The Pritzker Prize, architecture’s would-be Nobel since 1979, generally takes on one of two assignments. The first, as with past winners Zaha Hadid, Norman Foster, Richard Meier, and Rem Koolhaas, is to confirm the status of long-established starchitects, and thereby also to affirm a certain popular enthusiasm about what architecture is and does. The second, somewhat more polemically, is to direct overdue attention to figures who by choice or by circumstance have mastered some geographical or discursive margin. Among them are past recipients Sverre Fehn, Glen Murcutt, Paolo Mendes de Rocha, and Eduardo Souto de Moura—all of whom adamantly mine seams that are distinct, narrow and deep.
This year’s selection of Wang Shu is something different. Wang is 48 (“young for an architect,” as the citation endearingly puts it) with a smallish body of work, albeit featuring biggish buildings, produced over only about a decade. His practice—Amateur Architecture Studio, founded with his wife Lu Wenyu in 1997—is based in Hangzhou, China, and his education was at the Nanjing Institute of Technology. That’s not the usual transatlantic résumé. Yet Wang’s work, whatever else it may be, does not belong to any margin, but is situated, in form and context, at a 21st-century center of wealth and power.
When a prize like a Nobel or a Pritzker isn’t an invitation to a victory lap or an effort to empower an ongoing mission, it’s an expression of hope, a question mark more than an exclamation point. The question posed by Wang’s Pritzker selection could be articulated like this: If you provide a particularly humane or humanist built environment within the context of occasionally inhumane political or economic conditions, to what extent are you reinforcing or resisting those conditions? Are you offering a tangible alternative or a mere respite? The answers aren’t easy, but the questions are necessary. “Architecture or Revolution” was the attention-grabbing title of an essay in Corbusier’s epochal Toward an Architecture (1926). The revolution in question was Industrial, but the drift of Corbusier’s argument was that through the correct deployment of high-tech materials and contemporary manufacturing procedures, architects could avert or divert the spiritual or social discord that result from technological change so that “revolution can be avoided.” There’s much that’s slippery in Corbusier’s own framing of the question—elsewhere in the very same essay he evokes “the modern era, gleaming and radiant . . . on the other side of the barricades”—but his phrase reinforces the necessity of asking whether any architecture’s contribution is substantially palliative or transformative.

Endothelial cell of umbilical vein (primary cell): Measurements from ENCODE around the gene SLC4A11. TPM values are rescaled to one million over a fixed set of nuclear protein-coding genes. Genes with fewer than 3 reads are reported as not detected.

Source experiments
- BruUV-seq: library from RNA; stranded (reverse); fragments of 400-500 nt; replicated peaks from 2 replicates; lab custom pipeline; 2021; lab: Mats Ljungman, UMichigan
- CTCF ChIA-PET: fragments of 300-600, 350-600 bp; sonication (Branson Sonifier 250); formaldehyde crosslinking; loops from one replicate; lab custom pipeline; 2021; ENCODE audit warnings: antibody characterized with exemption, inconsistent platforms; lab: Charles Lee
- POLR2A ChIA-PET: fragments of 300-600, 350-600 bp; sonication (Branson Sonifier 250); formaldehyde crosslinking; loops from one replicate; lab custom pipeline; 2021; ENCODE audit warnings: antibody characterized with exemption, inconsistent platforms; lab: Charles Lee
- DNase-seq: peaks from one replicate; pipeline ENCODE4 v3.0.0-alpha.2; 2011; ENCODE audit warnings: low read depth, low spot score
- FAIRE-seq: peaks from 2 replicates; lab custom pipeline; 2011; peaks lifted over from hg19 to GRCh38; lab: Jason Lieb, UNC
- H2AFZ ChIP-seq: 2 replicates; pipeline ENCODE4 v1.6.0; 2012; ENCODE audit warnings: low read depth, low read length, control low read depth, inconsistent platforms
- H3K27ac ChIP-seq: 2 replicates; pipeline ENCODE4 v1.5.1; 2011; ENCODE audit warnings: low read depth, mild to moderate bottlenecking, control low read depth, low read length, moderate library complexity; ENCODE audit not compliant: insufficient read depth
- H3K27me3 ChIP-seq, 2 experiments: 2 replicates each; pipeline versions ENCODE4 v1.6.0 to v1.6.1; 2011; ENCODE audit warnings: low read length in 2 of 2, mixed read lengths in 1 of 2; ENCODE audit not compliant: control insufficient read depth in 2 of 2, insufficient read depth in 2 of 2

Wang received his Pritzker medal on May 25th, in a ceremony at the Great Hall of the People on Beijing’s Tiananmen Square. The complex, built in 1959, has a giganticism (some 1,850,000 square feet) and regionally inflected, stripped-down classicism that make it a commanding but unsubtle setting for the occasion.
That vast building famously took only a year to complete. Size and speed continue to be the story of China’s built environment, as well as the story of its economy as a whole. If architectural production can be measured in cubic feet of reinforced concrete, then more architecture is being manufactured today in China than anywhere else, now or ever. The scale and developmental pace of China’s new cities has diminished and displaced familiar understandings of the cosmopolitan and metropolitan. At a moment of acute global urbanization, when half of the world’s seven billion people (and a projected eight of nine billion by mid-century) live in cities, Wang’s Pritzker calls all architects to their daunting duty, in the coming years, to address this profound change in how we live.